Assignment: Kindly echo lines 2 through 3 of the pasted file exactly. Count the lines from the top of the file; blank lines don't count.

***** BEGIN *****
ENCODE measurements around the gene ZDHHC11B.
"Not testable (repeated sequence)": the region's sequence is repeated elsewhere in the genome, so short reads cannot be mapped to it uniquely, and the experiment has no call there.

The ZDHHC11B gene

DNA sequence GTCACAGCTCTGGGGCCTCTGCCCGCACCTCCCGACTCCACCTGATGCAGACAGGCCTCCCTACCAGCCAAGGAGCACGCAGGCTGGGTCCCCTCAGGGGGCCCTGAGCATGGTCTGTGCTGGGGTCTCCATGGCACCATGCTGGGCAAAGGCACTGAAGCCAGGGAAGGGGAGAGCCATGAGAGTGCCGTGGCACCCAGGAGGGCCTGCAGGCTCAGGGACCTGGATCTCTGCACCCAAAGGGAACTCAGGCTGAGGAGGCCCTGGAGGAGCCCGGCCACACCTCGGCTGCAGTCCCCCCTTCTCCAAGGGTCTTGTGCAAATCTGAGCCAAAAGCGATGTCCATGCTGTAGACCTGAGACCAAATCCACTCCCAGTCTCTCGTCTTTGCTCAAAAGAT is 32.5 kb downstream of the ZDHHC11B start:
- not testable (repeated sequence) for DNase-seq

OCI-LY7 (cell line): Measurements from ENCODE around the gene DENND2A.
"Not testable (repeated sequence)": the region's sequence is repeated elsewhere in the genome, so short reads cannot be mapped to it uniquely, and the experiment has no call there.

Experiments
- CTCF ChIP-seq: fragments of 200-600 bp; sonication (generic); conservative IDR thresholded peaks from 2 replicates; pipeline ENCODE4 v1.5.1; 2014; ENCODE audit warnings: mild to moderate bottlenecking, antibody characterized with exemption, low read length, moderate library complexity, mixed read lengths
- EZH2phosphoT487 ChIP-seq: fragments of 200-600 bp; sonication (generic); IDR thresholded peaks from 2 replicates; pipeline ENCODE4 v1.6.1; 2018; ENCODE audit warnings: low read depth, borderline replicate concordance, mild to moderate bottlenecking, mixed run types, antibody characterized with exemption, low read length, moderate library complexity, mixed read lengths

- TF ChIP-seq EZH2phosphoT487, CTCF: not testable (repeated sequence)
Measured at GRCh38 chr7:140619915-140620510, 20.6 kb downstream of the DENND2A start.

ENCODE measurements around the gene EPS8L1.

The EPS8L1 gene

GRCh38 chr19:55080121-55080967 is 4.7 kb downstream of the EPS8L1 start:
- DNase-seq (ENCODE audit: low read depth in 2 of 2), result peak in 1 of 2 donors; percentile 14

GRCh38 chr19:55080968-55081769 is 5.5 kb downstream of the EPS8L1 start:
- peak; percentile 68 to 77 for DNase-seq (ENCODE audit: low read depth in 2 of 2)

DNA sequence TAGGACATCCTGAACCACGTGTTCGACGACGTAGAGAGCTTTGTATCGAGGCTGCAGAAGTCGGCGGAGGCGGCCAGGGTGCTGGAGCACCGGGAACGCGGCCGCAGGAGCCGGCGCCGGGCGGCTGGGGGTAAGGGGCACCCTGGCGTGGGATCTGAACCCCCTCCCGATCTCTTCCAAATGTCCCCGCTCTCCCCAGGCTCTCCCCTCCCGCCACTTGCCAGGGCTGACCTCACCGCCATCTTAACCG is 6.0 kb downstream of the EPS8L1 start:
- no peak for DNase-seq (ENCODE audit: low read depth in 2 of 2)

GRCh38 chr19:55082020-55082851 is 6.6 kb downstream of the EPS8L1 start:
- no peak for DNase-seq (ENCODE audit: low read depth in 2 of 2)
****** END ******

"Not testable (repeated sequence)": the region's sequence is repeated elsewhere in the genome, so short reads cannot be mapped to it uniquely, and the experiment has no call there.

The ZDHHC11B gene